Why Doesn't Everyone Use Open Source Software?
I read an article today that asked this very question. It grabbed my attention because I am one of those individuals who often prefers the open source solution to the expensive paid-for solution. There are exceptions of course but the two main pieces of software I have never bought are Microsoft Office and Adobe Photoshop.
Why I Did Not Buy Microsoft Office
The article's conclusion was that Open Office offered the vast majority of users every feature that Microsoft Office offered. There was no reason therefore to shell out your hard earned money for something which offers no advantage over the free alternative. The most surprising thing about the article was that it invited comments from Microsoft Office users to say which features they use that are not available in Open Office and although there were many replies, nobody offered one solid reason why. Reading between the lines, it appears that subconsciously many people prefer Microsoft Office for it's glossier appearance and its new ribbon interface (a true Marmite solution, you either love it or hate it).
These are not very good reasons to go to all this expense but we humans are a very strange bunch.
Speaking for me, I have been using Open Office for quite some time now and not once have I come across a situation where I felt the absence of Microsoft Office. I create documents with its word processor, spreadsheets on its spreadsheet system and I even work on Microsoft Access databases using its database solution. Whilst all this works I see no reason to pay for the expensive Microsoft solution.
Maybe you think differently and I would be most interested to hear your reasons.
Why I Did Not Buy Photoshop
To buy or not to buy Photoshop is not such a simple decision as it is with Microsoft Office. The reason I do not use it is that I, like the vast majority of you out there, would only ever use 1% of its full potential because I am not a graphic artist. Photoshop is something for which it is worth paying if you are a professional and would use most of its features but for 99% of us, this is not the case.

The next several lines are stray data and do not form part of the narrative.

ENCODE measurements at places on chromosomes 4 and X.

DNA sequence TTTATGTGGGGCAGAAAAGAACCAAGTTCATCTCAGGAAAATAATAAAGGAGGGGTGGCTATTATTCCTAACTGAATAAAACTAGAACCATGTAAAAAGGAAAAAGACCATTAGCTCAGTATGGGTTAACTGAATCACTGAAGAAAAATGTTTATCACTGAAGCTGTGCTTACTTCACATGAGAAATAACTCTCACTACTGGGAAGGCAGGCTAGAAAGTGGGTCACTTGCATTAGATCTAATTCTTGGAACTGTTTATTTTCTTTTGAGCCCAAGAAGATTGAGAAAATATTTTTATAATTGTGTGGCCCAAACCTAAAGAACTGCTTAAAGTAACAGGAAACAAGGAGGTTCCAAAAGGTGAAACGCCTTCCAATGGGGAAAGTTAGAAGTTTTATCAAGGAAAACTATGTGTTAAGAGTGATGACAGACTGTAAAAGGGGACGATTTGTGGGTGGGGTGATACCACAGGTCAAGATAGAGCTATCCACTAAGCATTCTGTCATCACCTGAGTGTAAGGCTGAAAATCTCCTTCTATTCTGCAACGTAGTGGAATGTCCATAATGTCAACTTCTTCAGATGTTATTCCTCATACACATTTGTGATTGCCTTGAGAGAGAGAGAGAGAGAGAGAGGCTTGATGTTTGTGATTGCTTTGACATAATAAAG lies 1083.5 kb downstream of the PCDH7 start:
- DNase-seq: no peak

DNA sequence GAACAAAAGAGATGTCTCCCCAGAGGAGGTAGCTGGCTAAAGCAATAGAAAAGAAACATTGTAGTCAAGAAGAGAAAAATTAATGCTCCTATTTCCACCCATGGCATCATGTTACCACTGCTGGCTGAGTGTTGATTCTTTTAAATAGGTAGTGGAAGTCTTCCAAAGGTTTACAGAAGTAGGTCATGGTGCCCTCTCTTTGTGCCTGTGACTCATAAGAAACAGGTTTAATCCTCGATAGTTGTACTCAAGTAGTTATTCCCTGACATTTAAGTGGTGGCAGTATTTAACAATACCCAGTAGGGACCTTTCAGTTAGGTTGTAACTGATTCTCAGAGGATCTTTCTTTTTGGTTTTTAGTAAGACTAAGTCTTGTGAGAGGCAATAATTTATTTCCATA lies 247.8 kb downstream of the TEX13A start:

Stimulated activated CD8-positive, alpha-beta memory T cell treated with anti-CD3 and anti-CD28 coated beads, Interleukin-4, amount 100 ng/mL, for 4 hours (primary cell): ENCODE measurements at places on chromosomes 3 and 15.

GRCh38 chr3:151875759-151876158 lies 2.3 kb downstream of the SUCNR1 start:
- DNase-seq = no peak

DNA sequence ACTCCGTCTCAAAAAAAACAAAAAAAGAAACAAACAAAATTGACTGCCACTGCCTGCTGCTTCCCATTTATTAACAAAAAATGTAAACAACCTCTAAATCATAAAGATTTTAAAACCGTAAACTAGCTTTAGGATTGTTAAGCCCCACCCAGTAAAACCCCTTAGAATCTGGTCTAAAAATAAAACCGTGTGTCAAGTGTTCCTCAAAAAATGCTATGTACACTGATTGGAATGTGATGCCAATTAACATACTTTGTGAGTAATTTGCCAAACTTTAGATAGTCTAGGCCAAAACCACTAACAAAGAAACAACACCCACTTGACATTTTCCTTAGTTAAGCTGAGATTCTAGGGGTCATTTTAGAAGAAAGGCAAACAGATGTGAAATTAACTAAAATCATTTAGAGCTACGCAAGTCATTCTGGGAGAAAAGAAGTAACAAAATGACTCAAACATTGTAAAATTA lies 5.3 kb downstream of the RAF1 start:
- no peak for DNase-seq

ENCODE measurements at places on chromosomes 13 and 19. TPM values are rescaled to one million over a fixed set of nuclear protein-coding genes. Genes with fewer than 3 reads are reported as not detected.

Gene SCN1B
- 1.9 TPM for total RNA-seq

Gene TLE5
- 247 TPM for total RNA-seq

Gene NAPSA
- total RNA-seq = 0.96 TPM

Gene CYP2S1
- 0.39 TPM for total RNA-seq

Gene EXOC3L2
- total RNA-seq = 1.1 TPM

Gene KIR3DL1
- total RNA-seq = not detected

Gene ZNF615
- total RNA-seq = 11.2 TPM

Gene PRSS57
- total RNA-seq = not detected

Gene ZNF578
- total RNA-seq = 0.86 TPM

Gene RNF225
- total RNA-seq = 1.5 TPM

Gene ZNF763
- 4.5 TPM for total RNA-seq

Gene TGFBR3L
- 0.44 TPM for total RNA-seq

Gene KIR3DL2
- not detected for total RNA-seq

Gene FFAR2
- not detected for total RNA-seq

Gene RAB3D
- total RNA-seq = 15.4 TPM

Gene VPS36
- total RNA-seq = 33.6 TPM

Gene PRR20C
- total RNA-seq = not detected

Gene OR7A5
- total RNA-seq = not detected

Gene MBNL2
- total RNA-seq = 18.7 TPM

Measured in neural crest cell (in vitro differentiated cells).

It is so ubiquitous in our daily lives now that it has become a commonly used verb just like Hoover and Google. People buy it because they feel they have to without knowing why. Not only that, most people use Photoshop for its vector art creation facilities, something which is far more suited to Adobe Illustrator. So not only do we use a tiny percentage of its functionality, we use it for something other than that for which it was designed.
Creation of vector art for logos and graphics can easily be done in something like Inkscape and photos can be enhanced and manipulated in free software such as Gimp. For what most of us do, this is more than adequate.
So what is the point of all this?
I am not writing this to change your mind necessarily but more as an interesting analysis of the human psyche. I think that the truth is that all the purchases in our life involve much more emotion than logic although few of us would be happy to admit so.
Tue 14 June 2011 09:48:24